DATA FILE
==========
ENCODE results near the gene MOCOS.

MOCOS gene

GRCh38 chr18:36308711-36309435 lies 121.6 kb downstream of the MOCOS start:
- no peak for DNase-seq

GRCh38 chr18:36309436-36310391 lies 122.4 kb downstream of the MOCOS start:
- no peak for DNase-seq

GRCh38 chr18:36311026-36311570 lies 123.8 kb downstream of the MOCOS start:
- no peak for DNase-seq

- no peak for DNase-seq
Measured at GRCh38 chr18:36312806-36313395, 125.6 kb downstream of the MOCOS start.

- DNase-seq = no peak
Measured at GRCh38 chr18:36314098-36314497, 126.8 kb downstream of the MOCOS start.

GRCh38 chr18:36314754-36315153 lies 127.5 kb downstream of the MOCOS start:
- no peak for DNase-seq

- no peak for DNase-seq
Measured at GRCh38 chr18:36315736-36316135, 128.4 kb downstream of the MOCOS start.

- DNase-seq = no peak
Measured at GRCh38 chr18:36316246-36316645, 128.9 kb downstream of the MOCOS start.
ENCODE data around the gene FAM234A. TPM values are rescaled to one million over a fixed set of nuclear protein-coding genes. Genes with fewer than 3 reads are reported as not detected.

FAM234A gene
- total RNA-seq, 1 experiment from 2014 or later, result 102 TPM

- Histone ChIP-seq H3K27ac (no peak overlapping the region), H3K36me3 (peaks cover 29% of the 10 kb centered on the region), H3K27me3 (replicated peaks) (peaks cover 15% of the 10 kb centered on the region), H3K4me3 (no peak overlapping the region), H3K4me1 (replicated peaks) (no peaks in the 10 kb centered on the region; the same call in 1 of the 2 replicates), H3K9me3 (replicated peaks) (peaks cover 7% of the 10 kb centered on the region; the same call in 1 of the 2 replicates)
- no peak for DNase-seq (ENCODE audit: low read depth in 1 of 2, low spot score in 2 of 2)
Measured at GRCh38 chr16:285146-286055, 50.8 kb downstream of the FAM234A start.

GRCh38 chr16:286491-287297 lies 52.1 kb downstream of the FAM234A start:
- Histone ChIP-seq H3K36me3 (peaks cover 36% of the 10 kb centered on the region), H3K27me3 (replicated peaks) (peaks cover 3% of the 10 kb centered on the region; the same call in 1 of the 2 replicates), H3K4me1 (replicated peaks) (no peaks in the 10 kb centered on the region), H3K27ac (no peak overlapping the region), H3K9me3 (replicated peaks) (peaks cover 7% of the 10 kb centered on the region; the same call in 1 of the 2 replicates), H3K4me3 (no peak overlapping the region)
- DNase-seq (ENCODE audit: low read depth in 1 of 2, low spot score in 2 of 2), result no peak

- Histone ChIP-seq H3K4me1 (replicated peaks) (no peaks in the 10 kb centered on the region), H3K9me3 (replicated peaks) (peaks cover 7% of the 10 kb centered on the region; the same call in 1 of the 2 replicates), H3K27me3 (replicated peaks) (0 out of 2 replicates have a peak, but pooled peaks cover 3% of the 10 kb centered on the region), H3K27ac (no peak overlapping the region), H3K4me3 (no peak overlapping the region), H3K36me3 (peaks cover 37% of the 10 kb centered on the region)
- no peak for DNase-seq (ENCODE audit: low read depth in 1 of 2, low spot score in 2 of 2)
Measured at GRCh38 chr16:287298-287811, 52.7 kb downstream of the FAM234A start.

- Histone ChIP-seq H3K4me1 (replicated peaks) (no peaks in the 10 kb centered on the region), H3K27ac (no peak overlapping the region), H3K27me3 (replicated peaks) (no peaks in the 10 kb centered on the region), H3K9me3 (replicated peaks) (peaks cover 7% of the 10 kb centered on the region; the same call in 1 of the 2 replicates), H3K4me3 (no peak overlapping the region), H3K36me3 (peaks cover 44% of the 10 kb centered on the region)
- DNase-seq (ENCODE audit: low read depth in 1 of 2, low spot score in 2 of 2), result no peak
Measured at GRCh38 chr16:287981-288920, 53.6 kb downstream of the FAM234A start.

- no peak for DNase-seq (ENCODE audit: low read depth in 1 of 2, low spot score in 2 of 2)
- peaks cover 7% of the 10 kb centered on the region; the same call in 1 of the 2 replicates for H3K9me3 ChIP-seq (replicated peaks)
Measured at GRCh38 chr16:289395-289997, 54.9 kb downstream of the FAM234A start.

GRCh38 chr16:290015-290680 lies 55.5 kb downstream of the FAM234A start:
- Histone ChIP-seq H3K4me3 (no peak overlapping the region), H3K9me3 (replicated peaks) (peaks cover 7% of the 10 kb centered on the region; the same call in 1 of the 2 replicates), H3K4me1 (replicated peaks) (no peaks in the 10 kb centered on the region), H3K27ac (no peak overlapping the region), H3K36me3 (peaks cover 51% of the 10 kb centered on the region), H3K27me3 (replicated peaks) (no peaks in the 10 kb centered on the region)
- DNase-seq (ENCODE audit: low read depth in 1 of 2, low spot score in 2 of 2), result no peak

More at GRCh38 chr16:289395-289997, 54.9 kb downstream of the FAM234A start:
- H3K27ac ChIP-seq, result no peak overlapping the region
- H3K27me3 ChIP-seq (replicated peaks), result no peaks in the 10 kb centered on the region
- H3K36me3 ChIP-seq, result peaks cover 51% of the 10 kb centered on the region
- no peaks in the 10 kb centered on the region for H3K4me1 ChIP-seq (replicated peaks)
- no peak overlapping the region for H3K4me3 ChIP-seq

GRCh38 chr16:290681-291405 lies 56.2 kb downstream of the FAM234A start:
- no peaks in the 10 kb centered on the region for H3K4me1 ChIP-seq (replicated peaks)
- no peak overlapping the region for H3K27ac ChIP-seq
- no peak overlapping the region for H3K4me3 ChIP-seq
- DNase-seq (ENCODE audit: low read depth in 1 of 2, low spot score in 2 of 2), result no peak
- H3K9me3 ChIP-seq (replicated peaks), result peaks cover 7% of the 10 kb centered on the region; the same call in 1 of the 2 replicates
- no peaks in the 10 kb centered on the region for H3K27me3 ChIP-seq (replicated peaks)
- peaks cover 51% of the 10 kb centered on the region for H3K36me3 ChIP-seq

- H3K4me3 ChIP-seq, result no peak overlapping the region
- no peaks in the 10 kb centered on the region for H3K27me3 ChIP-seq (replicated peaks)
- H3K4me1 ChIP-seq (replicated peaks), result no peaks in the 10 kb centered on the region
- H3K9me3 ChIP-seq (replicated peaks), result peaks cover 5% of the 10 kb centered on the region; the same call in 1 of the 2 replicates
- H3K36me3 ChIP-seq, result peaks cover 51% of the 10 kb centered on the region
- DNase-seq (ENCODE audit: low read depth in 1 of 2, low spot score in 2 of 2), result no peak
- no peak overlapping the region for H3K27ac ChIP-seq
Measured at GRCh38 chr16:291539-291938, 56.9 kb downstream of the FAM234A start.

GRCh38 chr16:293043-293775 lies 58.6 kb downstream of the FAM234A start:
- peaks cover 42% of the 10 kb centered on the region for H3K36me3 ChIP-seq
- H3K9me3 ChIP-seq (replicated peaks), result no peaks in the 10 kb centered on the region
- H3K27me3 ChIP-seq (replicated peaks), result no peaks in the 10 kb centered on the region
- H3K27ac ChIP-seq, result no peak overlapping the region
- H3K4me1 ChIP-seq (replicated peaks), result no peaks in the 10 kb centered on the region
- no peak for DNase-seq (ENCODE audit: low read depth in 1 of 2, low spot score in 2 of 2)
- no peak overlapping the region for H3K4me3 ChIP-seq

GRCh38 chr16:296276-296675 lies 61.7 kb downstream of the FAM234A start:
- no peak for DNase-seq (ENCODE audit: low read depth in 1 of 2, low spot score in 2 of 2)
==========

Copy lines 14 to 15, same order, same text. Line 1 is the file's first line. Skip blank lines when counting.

- no peak for DNase-seq

- no peak for DNase-seq